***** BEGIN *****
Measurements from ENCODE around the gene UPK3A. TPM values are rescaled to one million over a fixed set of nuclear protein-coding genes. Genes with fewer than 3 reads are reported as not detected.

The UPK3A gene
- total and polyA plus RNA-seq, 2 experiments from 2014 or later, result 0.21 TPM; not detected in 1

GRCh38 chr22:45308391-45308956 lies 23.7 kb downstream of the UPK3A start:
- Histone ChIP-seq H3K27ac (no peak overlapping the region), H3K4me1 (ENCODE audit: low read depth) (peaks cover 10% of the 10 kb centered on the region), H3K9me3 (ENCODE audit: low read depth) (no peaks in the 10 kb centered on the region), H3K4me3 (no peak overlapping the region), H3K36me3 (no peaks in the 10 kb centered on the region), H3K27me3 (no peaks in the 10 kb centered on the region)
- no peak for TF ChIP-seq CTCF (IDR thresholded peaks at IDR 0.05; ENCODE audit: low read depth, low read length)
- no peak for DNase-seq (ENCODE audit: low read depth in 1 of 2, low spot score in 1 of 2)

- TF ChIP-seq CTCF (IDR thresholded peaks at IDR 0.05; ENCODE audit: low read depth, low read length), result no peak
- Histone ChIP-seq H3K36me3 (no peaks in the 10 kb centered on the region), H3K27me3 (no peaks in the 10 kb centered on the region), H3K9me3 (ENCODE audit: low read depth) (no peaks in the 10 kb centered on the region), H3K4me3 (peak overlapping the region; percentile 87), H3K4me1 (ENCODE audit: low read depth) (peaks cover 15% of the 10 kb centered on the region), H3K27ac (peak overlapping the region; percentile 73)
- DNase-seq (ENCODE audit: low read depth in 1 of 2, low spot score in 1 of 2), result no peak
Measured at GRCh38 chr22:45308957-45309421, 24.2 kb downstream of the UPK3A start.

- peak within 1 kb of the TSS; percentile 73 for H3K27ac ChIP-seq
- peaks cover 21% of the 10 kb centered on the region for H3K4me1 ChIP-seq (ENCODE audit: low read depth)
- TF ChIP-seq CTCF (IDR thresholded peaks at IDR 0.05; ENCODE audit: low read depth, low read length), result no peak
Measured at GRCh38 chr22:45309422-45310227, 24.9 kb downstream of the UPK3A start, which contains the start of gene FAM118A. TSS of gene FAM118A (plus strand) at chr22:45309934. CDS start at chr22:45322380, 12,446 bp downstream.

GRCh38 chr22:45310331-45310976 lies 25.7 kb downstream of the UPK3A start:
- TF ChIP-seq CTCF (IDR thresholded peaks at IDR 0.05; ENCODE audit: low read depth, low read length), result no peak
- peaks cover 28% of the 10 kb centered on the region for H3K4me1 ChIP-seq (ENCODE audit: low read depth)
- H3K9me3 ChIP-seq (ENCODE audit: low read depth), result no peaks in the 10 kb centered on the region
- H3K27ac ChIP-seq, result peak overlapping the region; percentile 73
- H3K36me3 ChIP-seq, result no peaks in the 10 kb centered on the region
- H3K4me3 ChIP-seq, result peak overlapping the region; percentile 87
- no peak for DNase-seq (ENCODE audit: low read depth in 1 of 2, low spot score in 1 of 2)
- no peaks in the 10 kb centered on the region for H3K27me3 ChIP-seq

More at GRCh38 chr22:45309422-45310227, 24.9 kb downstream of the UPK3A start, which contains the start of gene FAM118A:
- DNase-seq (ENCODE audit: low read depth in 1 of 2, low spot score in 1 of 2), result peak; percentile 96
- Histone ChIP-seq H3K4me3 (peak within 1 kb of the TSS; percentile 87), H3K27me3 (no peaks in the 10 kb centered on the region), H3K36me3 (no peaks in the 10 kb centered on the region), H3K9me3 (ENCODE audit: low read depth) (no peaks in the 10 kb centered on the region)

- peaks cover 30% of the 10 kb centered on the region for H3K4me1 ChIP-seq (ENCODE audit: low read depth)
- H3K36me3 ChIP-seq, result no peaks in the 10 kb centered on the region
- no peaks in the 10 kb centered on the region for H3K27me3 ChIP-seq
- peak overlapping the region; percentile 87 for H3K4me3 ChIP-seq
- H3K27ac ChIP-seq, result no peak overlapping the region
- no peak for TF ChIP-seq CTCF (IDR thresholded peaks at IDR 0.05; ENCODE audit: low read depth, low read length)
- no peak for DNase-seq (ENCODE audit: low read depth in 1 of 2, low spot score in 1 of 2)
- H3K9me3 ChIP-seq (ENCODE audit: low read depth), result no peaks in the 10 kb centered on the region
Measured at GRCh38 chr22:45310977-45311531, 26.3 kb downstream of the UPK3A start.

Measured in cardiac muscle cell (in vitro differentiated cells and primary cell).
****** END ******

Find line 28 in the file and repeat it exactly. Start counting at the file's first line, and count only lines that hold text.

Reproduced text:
- peaks cover 30% of the 10 kb centered on the region for H3K4me1 ChIP-seq (ENCODE audit: low read depth)